See it if you like edgy, superbly-designed, well-directed work about young NYC middle-class women exploring pretty binary + hetero power structures
Don't see it if you want a nuanced exploration of being a young woman that feels like it isn't 2 steps behind intersectional feminism. CW: rape, assault
See it if You enjoy a performance that utilizes lights, sounds, and (heightened) acting/singing to get a larger message across.
Don't see it if You are sensitive to topics of rape/sexual assault.
See it if you frequented American Apparel, enjoy catchy music and New York City.
Don't see it if you are triggered by sexual assault or rape.
See it if You love experimental theater with incredible design.
Don't see it if Why would you not see this show? It's amazing.
See it if you are interested in an intensely honest feminist play focused on the fragmentation of memory and self after rape. It's unexpectedly funny.
Don't see it if you trust reviews that call an intelligent and talented female playwright "shrill". Be aware of the content warnings. Read more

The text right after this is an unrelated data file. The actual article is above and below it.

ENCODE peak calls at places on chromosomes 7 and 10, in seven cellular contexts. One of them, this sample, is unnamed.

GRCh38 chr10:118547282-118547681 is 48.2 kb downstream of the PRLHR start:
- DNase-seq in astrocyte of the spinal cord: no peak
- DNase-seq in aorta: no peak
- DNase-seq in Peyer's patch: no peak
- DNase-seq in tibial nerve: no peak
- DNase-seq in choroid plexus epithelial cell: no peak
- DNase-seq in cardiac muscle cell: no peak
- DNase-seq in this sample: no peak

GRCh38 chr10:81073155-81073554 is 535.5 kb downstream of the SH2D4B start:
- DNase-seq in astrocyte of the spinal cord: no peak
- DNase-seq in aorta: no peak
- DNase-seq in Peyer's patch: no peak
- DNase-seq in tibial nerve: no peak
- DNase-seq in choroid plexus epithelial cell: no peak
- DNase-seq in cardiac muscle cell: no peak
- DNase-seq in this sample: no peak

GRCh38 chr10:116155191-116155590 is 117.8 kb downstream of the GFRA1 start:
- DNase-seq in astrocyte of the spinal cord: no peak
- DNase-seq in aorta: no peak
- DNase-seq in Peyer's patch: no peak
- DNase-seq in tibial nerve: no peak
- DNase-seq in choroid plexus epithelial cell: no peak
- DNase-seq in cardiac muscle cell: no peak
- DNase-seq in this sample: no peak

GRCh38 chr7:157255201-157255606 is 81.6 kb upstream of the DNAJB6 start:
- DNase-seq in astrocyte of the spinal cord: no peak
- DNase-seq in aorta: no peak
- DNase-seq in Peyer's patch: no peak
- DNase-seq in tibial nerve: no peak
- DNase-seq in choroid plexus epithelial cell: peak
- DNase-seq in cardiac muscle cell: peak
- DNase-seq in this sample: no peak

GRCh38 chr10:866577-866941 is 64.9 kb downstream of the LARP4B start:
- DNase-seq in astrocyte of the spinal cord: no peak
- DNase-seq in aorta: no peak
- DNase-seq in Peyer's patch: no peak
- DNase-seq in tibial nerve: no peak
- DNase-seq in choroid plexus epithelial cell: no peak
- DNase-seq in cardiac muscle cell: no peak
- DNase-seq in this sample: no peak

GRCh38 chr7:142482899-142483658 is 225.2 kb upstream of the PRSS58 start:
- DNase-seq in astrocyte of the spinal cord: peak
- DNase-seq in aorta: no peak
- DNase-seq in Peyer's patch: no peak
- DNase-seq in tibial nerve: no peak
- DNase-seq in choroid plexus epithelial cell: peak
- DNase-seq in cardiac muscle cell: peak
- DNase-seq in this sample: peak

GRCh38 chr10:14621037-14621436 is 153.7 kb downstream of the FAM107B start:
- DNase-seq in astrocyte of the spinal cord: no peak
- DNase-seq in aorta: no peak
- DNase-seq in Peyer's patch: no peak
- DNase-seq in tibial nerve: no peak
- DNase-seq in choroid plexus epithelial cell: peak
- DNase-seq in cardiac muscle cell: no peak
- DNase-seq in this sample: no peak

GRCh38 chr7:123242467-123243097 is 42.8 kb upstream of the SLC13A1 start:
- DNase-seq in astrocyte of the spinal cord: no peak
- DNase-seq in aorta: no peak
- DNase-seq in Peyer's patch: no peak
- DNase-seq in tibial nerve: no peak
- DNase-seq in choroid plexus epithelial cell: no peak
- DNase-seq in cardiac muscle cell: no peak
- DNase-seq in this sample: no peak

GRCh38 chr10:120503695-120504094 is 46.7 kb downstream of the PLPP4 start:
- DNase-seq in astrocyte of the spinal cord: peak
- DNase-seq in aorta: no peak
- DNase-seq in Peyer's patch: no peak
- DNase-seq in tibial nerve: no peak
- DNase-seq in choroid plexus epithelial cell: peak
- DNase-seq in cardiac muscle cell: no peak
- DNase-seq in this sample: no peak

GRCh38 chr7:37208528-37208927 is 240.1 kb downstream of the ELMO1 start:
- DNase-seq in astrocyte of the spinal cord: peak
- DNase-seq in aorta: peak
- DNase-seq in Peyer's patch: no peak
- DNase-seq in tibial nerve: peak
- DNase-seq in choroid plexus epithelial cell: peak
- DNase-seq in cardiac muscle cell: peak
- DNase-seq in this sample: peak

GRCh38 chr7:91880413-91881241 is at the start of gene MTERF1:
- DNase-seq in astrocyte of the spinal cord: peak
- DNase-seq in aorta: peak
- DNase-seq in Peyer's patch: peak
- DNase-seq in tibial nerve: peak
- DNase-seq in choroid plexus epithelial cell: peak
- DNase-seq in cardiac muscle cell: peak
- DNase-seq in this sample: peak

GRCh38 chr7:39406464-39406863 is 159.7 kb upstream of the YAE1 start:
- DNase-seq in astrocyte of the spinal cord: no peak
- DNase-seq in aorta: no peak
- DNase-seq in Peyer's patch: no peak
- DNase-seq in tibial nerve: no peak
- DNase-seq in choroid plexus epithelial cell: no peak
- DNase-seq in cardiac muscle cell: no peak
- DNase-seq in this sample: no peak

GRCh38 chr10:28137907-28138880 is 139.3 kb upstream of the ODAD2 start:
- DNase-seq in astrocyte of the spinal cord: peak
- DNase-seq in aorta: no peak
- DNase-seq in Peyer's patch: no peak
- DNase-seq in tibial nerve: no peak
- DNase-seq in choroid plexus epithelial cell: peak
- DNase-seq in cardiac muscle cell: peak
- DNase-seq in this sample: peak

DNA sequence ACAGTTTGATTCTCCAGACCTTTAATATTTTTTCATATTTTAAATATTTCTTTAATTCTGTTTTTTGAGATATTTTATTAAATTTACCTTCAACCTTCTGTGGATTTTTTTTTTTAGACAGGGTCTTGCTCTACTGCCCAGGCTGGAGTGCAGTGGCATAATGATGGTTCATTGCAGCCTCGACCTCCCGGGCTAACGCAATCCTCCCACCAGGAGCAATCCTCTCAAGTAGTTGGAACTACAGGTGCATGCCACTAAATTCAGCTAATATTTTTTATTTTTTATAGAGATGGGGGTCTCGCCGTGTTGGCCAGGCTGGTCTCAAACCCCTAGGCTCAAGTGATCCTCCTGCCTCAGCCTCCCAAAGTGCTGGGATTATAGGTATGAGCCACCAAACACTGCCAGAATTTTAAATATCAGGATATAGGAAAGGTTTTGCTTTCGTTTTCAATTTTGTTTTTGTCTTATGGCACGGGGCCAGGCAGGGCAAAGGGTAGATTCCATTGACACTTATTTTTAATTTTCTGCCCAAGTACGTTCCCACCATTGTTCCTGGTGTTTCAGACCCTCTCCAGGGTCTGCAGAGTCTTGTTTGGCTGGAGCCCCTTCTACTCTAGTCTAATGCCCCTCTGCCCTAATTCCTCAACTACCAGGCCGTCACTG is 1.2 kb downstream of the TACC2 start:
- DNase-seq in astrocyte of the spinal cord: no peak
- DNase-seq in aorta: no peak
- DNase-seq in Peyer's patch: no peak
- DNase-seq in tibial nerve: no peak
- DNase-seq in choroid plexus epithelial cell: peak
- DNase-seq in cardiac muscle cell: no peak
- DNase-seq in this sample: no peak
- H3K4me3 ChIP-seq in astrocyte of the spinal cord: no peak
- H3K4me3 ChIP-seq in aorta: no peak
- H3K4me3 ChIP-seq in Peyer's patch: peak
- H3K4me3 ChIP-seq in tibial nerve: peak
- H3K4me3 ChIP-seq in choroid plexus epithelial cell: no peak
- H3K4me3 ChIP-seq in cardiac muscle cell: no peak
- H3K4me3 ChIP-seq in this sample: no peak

See it if See it if you love modern theater, brilliant catchy music, and thought provoking, witty dialogue.
Don't see it if Dont see it if you are easily triggered by sexual assault, violence or drug use.
"A slapdash lampoon of sexual trauma and noxious masculinity...The play wrings its laughs — and, in fairness, its horror — from just how vapid its characters are...What the show has going for it — aside from Ms. Kabashi’s savagely brittle performance and Ms. Cagianese’s deadpan bops — is its absurdist edginess. For a while, anyway...By the time the actresses are assaulting each other with an emergency light stick repurposed as a dildo, just what or who is being satirized?"
“Both excruciating and vigorously performed...The piffle on display here does exhibit craft, discipline, and structure but to little effect...The dialogue is nonsensical, vulgar, often coarse, and is supposed to be funny...Finn’s energized staging and utilization of the technical elements fulfills the author’s bleakly cartoonish vision...Worthy takes on themes such as sexual violence, feminism, and consumerism but they’re diminished by the shrill tone.”